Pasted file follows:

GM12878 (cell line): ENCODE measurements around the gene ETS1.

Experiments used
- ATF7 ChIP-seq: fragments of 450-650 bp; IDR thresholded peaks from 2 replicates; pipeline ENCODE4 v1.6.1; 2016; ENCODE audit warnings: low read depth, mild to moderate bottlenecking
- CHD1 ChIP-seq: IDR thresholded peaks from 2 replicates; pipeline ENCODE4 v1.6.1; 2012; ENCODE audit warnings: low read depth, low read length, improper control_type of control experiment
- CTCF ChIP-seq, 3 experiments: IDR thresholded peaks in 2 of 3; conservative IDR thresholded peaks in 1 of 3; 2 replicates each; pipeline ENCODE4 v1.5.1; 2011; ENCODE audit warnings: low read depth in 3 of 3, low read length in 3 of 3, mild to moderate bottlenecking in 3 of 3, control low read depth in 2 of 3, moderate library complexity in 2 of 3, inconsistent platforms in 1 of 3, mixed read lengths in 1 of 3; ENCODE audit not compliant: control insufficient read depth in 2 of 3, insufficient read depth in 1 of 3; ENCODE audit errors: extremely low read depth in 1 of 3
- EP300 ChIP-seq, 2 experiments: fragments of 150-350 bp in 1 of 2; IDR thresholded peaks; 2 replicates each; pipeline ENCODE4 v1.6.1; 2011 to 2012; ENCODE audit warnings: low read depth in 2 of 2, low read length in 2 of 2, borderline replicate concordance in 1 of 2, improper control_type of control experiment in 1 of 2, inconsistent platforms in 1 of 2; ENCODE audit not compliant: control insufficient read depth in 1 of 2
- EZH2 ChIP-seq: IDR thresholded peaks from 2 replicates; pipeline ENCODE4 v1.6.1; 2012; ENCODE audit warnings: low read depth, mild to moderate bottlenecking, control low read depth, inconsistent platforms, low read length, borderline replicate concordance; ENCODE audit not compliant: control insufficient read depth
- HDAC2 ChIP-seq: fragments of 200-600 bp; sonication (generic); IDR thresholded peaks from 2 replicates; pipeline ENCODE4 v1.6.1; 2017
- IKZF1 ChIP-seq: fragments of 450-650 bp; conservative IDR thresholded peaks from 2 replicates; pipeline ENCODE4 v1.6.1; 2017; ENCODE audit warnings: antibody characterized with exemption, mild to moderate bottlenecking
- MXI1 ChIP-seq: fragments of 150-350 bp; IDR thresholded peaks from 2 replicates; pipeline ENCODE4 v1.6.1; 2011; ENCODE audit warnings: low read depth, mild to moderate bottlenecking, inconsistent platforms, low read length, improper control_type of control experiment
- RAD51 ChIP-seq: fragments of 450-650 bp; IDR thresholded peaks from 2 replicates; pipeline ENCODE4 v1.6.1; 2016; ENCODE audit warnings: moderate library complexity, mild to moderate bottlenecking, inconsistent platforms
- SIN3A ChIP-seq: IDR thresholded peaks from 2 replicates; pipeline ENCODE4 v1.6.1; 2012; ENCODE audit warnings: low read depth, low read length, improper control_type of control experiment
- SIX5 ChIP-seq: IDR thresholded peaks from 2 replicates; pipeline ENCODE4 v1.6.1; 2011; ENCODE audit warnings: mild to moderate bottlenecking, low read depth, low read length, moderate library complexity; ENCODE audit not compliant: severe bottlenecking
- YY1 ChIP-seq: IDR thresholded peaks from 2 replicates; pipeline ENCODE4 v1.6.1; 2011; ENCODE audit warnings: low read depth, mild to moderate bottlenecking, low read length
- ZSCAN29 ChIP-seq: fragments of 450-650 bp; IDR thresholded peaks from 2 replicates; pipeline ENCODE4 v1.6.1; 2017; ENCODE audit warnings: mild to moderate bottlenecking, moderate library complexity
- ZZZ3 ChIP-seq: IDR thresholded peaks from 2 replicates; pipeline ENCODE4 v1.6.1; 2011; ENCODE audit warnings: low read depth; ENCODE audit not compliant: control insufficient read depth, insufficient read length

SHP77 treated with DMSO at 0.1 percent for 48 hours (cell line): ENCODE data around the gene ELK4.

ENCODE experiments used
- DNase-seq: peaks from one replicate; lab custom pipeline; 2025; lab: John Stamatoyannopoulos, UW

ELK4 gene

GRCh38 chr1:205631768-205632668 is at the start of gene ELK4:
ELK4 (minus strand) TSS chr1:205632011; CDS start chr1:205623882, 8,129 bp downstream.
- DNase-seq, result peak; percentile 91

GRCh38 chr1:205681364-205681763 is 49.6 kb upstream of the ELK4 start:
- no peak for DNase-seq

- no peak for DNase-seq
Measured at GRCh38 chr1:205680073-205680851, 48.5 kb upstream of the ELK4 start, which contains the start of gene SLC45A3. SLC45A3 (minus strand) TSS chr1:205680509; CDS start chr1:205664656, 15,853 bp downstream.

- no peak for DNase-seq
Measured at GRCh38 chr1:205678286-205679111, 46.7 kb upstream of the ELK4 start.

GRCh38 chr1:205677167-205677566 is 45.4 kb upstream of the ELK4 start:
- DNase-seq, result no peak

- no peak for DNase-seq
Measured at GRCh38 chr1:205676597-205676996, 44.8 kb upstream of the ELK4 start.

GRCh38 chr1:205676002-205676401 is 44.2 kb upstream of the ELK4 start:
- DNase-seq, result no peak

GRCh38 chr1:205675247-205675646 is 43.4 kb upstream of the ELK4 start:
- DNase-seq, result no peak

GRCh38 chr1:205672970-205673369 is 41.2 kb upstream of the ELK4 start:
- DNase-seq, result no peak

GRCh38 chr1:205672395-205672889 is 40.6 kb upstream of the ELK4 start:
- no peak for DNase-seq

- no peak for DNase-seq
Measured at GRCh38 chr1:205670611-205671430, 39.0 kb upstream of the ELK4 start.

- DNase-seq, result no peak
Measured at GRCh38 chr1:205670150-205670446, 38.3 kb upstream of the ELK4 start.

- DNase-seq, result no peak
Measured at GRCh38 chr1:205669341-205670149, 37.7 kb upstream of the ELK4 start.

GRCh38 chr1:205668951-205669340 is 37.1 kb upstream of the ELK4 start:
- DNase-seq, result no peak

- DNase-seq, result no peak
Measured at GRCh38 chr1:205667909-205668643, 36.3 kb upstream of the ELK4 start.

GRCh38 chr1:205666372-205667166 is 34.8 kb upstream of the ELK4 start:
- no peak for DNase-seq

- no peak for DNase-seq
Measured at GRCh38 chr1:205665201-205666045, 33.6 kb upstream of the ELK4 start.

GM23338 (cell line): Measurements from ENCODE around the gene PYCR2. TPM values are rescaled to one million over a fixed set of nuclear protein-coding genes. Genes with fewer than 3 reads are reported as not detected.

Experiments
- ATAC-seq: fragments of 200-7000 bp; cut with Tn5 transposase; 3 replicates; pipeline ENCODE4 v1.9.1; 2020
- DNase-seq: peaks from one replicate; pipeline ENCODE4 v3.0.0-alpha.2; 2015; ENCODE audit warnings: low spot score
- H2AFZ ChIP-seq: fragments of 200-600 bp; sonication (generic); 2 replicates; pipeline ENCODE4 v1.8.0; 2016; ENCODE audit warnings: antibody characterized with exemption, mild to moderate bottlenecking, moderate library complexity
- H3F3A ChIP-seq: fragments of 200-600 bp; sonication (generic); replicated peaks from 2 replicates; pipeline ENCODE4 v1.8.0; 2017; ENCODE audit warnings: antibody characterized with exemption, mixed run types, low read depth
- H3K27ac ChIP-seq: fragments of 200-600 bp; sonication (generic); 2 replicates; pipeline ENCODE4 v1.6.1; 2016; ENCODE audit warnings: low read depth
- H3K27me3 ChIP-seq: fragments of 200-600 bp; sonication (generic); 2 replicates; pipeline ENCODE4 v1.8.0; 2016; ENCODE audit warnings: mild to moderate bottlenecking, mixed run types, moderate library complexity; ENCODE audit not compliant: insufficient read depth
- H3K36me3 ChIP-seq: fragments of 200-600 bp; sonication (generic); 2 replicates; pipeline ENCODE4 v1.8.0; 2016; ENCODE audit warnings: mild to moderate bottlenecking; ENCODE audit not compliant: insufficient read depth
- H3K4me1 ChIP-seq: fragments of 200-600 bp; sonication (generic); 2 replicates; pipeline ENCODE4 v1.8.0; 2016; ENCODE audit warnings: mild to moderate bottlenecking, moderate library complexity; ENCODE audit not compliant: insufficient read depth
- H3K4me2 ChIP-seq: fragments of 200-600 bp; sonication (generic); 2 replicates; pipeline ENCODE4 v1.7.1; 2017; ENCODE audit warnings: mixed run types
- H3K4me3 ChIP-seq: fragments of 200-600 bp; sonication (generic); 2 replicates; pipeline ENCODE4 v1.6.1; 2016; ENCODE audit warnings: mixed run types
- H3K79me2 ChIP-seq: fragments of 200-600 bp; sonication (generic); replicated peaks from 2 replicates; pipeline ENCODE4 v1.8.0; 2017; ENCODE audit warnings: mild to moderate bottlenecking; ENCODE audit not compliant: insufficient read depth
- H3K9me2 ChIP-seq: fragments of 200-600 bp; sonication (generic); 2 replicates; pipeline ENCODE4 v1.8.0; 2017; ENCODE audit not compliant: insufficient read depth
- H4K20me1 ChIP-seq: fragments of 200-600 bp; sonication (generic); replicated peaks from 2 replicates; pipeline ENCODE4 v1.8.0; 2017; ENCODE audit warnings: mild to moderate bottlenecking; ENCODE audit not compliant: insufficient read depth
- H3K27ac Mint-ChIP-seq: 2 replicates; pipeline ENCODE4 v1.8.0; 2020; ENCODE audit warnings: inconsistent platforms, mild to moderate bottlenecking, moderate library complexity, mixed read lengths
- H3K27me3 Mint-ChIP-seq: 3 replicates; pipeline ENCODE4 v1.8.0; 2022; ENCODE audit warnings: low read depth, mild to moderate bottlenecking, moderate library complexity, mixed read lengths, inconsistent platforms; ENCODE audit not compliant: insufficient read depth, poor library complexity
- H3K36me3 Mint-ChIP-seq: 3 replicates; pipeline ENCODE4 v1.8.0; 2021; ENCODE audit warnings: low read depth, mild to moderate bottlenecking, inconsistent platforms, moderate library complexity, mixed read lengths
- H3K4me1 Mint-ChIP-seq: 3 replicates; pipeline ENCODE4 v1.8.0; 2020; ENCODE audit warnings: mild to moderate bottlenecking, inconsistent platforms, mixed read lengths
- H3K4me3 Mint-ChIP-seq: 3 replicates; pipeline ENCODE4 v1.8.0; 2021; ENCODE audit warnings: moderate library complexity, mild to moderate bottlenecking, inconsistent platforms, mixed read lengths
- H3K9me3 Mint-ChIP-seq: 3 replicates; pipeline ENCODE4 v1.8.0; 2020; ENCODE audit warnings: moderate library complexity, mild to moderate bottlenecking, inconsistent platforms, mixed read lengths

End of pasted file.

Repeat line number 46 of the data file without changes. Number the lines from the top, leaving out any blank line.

- DNase-seq, result no peak